By Joli Doornink It only takes a moment to change a life forever.
For Sharon and Al Bergren, that moment came only three months after they were married.
He was on his way home one night and was about to make a left turn when another vehicle hit him from behind.
“It hit him so hard that it pushed him from a dead stop one whole block ahead,” Sharon said.
“He was flat on his back for over a year,” Sharon said. Al, a Class “A” welder, was unable to work for that period of time, and his medical bills began piling up. The couple couldn’t get any help from welfare right away since they made too much money the year before to qualify.
“We ended up selling just about everything we had,” Sharon said.
When the couple did qualify for welfare, they volunteered to receive the food stamps they needed so that they could get enough food for themselves and their two toddlers.
That’s when they heard about the Union Gospel Mission.
“I was volunteering [at the Mission] four hours a day,” Al said. He volunteered there for three months. After going back to welding for a short time, he received a call from the Mission.
“They asked if I’d come back and be the driver and security at night,” Al said.
He accepted the position and is now the superintendent. “I just fell in love with the place, with what I was doing,” he said.
After being unable to find a position as a certified medical assistant, Sharon became the office manager at the Mission.
She has now been there for 14 years, and her office shows it. While sitting at her computer, she can look up to see pictures of her family on a cupboard door. The bulletin board to the left displays a picture of Jesus, the CMA license she doesn’t use, and a poster that reads, “Life is what happens to us while we are busy making other plans.”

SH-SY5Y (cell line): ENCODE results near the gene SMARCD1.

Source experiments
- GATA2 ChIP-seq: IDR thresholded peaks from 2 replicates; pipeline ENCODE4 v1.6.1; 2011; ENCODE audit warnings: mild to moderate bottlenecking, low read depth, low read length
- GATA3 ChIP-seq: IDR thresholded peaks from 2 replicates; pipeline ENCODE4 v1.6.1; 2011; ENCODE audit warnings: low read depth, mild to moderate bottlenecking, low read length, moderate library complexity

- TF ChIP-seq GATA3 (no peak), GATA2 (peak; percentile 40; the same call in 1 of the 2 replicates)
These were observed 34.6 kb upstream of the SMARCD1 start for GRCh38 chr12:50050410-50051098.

That office is where she takes care of business operations. Among everything she does, she is often a spokesperson for the Mission.
“The call me the Mission mouth,” Sharon said.
She and Al help people on a daily basis who are in the same position that they were in, and they love it.
Sharon remembers an instance that stands out in her mind. She tries not to cry as she recalls them.
One day, a woman walked in the building and just broke down in tears.
“She was on her way home from the doctor’s,” Sharon said. “She found out she had a brain tumor. Her husband was in school and she had three kids at home, and she was trying to find the courage to go home and tell them about the tumor.”
The woman entered the Union Gospel Mission because “she was coming down over the hill it was a real sunny day and the sun was shining on the white cross [on the front of the building],” Sharon said.
The woman found many kind people to talk to at the Mission, and built up enough courage to tell her family about her tumor.
“It was the perfect place for her to come. She got what she needed,” Sharon said.
The Union Gospel Mission is a family affair for the Bergrens.
“We have three kids, and they’ve been volunteering here since they were 10 years old,” Sharon said. Their son is now the van driver, and one of their daughters also works there. That makes it a little hard to leave work issues at work.
“Work pretty much comes home with us, we’re not one of the lucky ones that can just put in 40 hours,” Sharon said. “You can’t just turn it off and say, ‘Heck, I’ll deal with it tomorrow.’”
“For a while it was pretty rough, bringing it home,” Al said. “But we’re doing better at it.”
Sharon remembers another instance that reminds her why she works at the Mission.
“A young kid came in to the front desk. He had just lost his 12-year-old sister, killed by a drive-by shooter in the Cities. He needed somebody to talk to,” she said.
Sharon brought him into her office and talked to him. Then, “he just said ‘I’m gonna go now,’ and left,” Sharon remembers. “Later, I got a post card in the mail. It just said ‘Sharon, thank you for being there.’”
Those are only a few of the examples that tell the story of why Sharon and Al Bergren do what they do.
“You get the best satisfaction when you see something turn out good,” Al said. “We give them all we can. I wish we could replace their jobs or their loved ones, but we can’t do everything.”